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Author Topic: New robot builder, H-bridge/Motor question  (Read 2858 times)

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Offline bshibleyTopic starter

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New robot builder, H-bridge/Motor question
« on: March 12, 2007, 01:55:56 PM »
Hello,
I'm new to building robots, but I'm a junior computational physics major, so I should be capable.  I started simple with a LEGO Mindstorm and have been reading the tutorials and such for a while to build a robot from scratch.  I have a Digilent Cerebot board (http://www.digilentinc.com/Products/Detail.cfm?Prod=CEREBOT&Nav1=Products&Nav2=Embedded) which I've been using for my microprocessors course.  This is what I plan to use for the logic.  It supports up to 8 servos and 3 Digilent H-bridge modules (http://www.digilentinc.com/Products/Detail.cfm?Prod=PMOD-HB5&Nav1=Products&Nav2=Peripheral or http://www.digilentinc.com/Products/Detail.cfm?Prod=PMOD-HB3&Nav1=Products&Nav2=Peripheral).
For this project, I would like to build a 4wd rover which I can continuously build upon while learning robotics.  The first step is to have it drive with just a simple program controlling the motors.  Since the board only supports 3 of the Digilent H-bridge modules, is it possible to run two DC motors in parallel (ie. the right side motors) off of the same H-bridge by doubling the current through the H-bridge?  If so, is this wise?  I figured I could make my own H-bridges and work around the limitations of the board, but I was curious about how an experience builder would approach this problem.
Thank you for your time.

Offline Eco19R

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Re: New robot builder, H-bridge/Motor question
« Reply #1 on: March 12, 2007, 05:01:44 PM »
Why do you need 4 motors? just use two motors with gears or chains or w/e -  drive the two right side wheels with one motor and the two left side wheels with one motor.




« Last Edit: March 12, 2007, 05:02:53 PM by Eco19R »

Offline bshibleyTopic starter

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Re: New robot builder, H-bridge/Motor question
« Reply #2 on: March 12, 2007, 05:31:28 PM »
Thats a good idea.  I planned to use 4 motors since thats what the other 4wd robots/kits I had seen used.  How much efficiency is likely to be lost by using gears/chains?

Offline Eco19R

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Re: New robot builder, H-bridge/Motor question
« Reply #3 on: March 12, 2007, 06:09:38 PM »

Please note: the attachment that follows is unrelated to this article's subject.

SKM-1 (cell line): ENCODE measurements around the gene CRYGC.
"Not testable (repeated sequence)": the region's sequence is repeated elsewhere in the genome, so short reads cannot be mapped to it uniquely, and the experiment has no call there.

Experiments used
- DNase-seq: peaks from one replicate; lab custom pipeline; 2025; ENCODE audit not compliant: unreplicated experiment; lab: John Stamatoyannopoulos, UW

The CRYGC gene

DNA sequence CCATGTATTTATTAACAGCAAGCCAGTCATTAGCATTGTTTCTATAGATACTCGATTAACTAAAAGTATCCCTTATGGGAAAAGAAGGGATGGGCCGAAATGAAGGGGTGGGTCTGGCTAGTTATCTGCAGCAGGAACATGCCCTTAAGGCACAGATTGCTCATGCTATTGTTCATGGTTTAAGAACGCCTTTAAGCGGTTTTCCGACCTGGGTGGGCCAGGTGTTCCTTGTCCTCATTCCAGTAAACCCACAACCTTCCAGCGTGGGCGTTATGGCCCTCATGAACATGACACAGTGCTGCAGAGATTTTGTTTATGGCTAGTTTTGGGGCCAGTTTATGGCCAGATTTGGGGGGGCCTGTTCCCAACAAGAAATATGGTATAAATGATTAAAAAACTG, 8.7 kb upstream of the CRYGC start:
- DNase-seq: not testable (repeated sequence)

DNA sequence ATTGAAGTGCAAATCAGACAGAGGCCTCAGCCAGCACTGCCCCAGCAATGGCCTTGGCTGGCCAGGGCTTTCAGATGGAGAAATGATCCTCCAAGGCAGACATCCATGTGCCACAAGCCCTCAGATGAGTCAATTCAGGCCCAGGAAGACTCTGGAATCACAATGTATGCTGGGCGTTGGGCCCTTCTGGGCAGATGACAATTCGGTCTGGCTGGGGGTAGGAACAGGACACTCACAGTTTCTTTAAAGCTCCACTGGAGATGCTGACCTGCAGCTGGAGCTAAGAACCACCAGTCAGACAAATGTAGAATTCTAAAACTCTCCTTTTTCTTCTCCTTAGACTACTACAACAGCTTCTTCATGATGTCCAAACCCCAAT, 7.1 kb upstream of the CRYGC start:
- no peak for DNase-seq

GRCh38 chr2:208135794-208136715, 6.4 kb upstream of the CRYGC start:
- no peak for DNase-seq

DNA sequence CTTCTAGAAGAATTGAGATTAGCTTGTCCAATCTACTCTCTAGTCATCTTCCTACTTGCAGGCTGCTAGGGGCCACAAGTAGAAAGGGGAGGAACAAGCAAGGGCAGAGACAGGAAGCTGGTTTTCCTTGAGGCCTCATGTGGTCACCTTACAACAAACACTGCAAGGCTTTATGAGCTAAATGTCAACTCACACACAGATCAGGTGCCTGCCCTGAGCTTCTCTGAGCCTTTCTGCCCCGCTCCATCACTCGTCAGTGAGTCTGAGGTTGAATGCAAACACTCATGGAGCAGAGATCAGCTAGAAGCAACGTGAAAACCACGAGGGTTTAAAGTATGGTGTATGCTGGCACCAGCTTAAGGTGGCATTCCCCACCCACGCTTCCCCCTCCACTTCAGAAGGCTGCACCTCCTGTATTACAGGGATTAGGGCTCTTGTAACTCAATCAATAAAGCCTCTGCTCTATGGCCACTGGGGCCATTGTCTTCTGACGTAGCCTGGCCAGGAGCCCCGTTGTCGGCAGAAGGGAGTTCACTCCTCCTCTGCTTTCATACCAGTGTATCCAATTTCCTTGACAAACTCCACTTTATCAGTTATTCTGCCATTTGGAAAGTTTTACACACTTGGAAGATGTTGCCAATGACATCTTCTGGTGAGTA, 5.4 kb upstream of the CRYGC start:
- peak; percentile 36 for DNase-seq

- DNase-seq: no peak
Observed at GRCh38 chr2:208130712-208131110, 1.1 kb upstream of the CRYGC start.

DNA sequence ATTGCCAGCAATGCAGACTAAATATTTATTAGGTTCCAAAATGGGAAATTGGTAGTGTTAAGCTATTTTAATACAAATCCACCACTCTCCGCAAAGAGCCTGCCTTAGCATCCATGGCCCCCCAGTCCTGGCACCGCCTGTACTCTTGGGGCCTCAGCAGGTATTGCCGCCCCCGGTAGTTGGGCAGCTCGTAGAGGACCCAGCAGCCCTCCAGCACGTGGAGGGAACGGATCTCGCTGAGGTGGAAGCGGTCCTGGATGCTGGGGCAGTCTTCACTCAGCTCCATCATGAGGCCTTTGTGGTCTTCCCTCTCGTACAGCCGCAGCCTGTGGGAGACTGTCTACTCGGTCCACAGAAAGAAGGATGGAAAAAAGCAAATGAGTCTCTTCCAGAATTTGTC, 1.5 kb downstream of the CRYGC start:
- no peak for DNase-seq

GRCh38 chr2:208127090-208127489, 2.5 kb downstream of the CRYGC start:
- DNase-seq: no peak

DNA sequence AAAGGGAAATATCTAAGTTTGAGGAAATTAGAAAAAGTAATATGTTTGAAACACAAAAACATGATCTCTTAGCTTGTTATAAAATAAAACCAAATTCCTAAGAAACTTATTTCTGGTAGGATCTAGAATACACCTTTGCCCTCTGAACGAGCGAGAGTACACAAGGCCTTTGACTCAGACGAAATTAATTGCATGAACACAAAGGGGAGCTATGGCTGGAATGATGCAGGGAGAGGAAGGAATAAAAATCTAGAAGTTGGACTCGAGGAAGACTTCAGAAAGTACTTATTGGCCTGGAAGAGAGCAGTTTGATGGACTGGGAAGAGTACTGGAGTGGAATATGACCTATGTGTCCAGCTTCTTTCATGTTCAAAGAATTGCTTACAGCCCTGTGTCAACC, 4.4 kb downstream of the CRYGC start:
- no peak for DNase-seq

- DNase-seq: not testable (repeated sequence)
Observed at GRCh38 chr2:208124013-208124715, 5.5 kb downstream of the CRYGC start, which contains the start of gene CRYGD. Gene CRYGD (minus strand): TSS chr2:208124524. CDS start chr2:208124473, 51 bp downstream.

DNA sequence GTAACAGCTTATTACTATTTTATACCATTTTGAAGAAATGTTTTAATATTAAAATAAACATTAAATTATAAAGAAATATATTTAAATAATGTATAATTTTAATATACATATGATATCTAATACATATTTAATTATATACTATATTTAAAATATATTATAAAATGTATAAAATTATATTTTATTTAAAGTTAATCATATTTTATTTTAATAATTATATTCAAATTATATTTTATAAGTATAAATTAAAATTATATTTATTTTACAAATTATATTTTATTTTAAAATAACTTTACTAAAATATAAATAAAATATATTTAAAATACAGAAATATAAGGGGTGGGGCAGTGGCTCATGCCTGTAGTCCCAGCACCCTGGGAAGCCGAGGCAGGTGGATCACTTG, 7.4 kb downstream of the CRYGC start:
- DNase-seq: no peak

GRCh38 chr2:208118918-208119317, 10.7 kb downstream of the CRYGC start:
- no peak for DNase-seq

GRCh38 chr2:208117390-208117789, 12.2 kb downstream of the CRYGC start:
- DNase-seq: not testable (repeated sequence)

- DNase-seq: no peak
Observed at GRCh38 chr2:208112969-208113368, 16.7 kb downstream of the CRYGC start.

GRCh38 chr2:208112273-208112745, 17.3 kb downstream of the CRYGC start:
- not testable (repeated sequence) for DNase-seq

I really don't know but your going to be saving allot of battery power by not using 4 motors.

Your going to need to geardown the motors anyway so I doubt you will be having a lack of power.

Unless you want an offroad robot or a sumo bot or your gonna have a really big base 2 motors will be fine.


Offline sdk32285

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Re: New robot builder, H-bridge/Motor question
« Reply #4 on: March 12, 2007, 07:01:56 PM »
Hi
If this is your first robot you might want to start with only 2 wheels and leave the front wheels to swivel on their own. After playing with your code/design/aspect ratio you can add actuate the front 2 wheels.

Another reason that it might be good to only actuate the back wheels is for ease of turning. with the 4 wheel gearing option you can use differential drive (slip steering) to turn (similar to a tank) where the wheels on each side are turning with a different velocity. if all 4 are actuated separately than you can use an addition motor / linkage to turn with the front wheels.

With only two wheels actuated the turning becomes easier as the front wheels swivel. The Down side is you can't manipulate rough terrain as well.
Robots for Roboticists Blog - http://robotsforroboticists.com/

Offline dunk

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Re: New robot builder, H-bridge/Motor question
« Reply #5 on: March 14, 2007, 06:56:43 AM »
hmm,
i'd try and keep things as simple as possible on your first bot.
2 wheels and a caster is the simplest configuration.
if you really want 4 wheels, i'd stick with 4 motors rather than introducing chains and gears if you want to keep things mechanically simple.
you will be able to use lower power motors this way so there wouldn't be much difference in the power used.

my first bot was a failure because i went with motors that were far too big for the job, which in turn needed huge motor controllers, bigger batteries, etc.
if you want the best chance, start with a nice simple design. the fewer components there are the better. once you have this working you can move on to version2...

dunk.

 


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